I wish I had your enthusiasm, but after 35 years in the business and countless "G jobs" from custom choppers to camera parts, I'm pretty much burned out on spending any more time in the shop than I have to.
BTW, kcstott is a good man to listen to, he is very knowledgable about all phases of manufacturing and is always right on with his advice.

Congrats on a job well done!
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Old 01-13-2014, 6:44 PM
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I like your work.

I recently inherited a mini lathe and am working on learning how to use it. I turned down a handguard end insert to fit another handguard today, didn't do the cleanest job but at least it's all hidden. Yours, on the other hand, looks nice.
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Old 01-13-2014, 6:54 PM
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Yeah I'd be tempted to clear anodize and call it good. It does look top notch.
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Old 01-13-2014, 7:58 PM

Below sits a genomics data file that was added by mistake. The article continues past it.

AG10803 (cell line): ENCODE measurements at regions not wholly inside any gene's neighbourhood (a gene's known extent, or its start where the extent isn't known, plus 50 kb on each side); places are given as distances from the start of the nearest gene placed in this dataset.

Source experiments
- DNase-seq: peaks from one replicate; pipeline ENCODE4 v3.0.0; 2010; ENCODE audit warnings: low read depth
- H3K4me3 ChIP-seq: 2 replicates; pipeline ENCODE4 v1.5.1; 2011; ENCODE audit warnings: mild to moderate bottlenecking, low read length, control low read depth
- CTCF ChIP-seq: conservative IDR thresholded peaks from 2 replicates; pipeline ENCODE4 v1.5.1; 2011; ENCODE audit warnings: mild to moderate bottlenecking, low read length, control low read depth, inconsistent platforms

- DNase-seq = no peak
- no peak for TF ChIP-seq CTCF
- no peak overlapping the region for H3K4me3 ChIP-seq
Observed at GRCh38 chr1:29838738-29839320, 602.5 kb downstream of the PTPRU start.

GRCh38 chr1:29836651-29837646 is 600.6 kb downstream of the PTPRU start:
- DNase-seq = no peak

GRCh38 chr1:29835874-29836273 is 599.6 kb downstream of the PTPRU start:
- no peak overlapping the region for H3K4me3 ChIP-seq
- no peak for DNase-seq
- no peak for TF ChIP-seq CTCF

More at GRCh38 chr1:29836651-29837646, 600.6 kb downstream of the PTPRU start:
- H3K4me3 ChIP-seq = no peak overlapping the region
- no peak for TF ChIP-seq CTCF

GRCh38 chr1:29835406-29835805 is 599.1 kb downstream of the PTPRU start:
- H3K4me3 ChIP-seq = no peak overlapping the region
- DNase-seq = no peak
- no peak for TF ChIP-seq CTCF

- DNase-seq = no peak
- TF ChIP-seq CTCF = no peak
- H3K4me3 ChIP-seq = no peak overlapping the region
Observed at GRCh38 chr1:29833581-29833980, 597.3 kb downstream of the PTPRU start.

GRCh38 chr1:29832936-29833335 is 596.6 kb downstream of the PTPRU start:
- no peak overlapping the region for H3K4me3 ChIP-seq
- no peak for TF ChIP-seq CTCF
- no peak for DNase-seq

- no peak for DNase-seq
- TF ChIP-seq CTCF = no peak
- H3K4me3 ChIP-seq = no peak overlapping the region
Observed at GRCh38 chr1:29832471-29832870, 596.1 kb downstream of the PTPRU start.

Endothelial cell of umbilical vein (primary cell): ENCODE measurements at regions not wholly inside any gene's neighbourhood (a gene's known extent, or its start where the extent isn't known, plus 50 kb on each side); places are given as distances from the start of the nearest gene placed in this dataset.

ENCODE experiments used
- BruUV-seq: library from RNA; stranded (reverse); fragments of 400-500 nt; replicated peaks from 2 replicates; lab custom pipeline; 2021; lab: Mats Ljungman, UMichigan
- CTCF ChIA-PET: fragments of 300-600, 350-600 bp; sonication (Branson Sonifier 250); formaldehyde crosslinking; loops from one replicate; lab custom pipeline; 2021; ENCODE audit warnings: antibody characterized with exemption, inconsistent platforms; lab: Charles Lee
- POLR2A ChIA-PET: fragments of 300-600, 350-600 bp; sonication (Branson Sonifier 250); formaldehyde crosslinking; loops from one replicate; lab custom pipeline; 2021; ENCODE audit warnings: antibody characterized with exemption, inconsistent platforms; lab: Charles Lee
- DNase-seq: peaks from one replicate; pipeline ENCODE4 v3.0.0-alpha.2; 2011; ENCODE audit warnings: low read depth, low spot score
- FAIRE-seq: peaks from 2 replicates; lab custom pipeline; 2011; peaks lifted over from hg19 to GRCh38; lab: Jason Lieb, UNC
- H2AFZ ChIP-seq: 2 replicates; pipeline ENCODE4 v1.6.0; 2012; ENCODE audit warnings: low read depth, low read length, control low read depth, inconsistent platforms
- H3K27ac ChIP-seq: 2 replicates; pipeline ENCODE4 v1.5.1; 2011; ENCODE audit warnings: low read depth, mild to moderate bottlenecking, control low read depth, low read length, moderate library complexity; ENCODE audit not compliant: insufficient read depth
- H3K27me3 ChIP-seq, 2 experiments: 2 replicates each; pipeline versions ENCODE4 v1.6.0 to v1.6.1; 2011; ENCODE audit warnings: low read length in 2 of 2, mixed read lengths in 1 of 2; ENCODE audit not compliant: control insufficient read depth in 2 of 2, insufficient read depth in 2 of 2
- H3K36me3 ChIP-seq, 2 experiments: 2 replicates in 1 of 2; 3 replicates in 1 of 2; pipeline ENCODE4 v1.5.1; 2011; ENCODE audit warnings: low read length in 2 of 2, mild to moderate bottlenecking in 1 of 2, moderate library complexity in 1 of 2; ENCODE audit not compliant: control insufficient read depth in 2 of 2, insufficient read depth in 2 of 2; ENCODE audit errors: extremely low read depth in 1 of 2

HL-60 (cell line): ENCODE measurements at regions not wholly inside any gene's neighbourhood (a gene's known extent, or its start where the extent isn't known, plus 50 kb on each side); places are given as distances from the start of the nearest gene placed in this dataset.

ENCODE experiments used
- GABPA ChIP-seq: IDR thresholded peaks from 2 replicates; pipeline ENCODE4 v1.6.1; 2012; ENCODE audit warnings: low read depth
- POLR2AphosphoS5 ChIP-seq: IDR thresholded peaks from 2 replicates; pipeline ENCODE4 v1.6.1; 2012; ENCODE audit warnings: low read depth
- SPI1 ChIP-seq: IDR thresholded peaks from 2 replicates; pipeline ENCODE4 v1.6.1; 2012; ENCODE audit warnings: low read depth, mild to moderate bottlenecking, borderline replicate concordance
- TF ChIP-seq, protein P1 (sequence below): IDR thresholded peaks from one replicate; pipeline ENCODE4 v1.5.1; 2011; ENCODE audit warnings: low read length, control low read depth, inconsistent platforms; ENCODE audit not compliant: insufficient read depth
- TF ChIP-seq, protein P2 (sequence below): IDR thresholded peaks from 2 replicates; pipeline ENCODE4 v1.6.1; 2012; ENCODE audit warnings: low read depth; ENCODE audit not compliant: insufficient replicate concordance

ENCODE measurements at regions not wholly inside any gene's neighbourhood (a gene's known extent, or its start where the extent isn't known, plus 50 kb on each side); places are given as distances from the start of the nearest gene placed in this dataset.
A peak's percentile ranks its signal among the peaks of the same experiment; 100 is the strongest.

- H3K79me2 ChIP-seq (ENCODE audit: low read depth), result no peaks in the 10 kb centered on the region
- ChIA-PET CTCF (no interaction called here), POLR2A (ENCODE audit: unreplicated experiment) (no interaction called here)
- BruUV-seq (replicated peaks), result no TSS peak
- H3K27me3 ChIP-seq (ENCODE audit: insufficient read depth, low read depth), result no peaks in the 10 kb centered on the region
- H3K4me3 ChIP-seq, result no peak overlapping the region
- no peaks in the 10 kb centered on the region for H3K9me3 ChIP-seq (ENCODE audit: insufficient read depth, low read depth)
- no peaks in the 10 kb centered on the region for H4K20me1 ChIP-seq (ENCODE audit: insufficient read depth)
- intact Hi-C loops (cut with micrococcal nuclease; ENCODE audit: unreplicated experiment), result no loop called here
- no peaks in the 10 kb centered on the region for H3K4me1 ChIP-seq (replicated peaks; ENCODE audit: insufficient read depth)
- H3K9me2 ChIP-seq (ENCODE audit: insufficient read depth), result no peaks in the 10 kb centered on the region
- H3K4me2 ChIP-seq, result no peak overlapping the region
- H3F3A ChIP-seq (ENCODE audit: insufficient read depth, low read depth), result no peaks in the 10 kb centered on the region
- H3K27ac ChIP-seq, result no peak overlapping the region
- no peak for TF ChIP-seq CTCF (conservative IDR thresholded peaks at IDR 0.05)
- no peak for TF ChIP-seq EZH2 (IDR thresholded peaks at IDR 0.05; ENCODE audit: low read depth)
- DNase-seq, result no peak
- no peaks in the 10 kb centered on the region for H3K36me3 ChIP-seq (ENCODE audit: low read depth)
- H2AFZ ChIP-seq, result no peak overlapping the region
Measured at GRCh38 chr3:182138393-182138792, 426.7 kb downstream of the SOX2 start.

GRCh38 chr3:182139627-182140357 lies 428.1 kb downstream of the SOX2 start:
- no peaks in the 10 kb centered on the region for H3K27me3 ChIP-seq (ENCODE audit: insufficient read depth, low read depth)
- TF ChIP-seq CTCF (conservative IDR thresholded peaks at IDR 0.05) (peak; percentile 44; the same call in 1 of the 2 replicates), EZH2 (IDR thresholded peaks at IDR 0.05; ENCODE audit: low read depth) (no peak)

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Thanks for all the compliments guys. I'm probably going to anodize black because it is hard to see in the pictures, but every other groove in the texturing has these little micro burrs/flags in it. I was zig zagging back and forth with the cutter. Only on the conventional cuts did the burrs occur. When I was doing the climbing cuts the cutter went through it like a hot knife through butter and left a super clean finish. I can flake off all the little burrs with just my finger nail, they are that thin, but there still a small mark where they used to be. So, I figure a good, thorough bead blasting with take every last one of them off and give it a nice uniform finish with plain old matte black.

Victor, I'd imagine 35 years of any activity will start to wear on you a bit. I'm definitely appreciative of all you experienced gentlemen on here that can point us noobs in the right direction and give us sound advice.

Jon
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Old 01-13-2014, 8:07 PM
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Nice machining work !
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Old 01-13-2014, 8:11 PM
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Thanks again, the mill had a DRO, but the lathe I used was all dials.

toddh, I did not have the tooling to thread on the lathe, instead I bought a 1 1/4" - 18tpi tap from brownells and used the dead center to help cut the threads. None of the tap handles in the shop could fit that monster.

Looks like a Victor lathe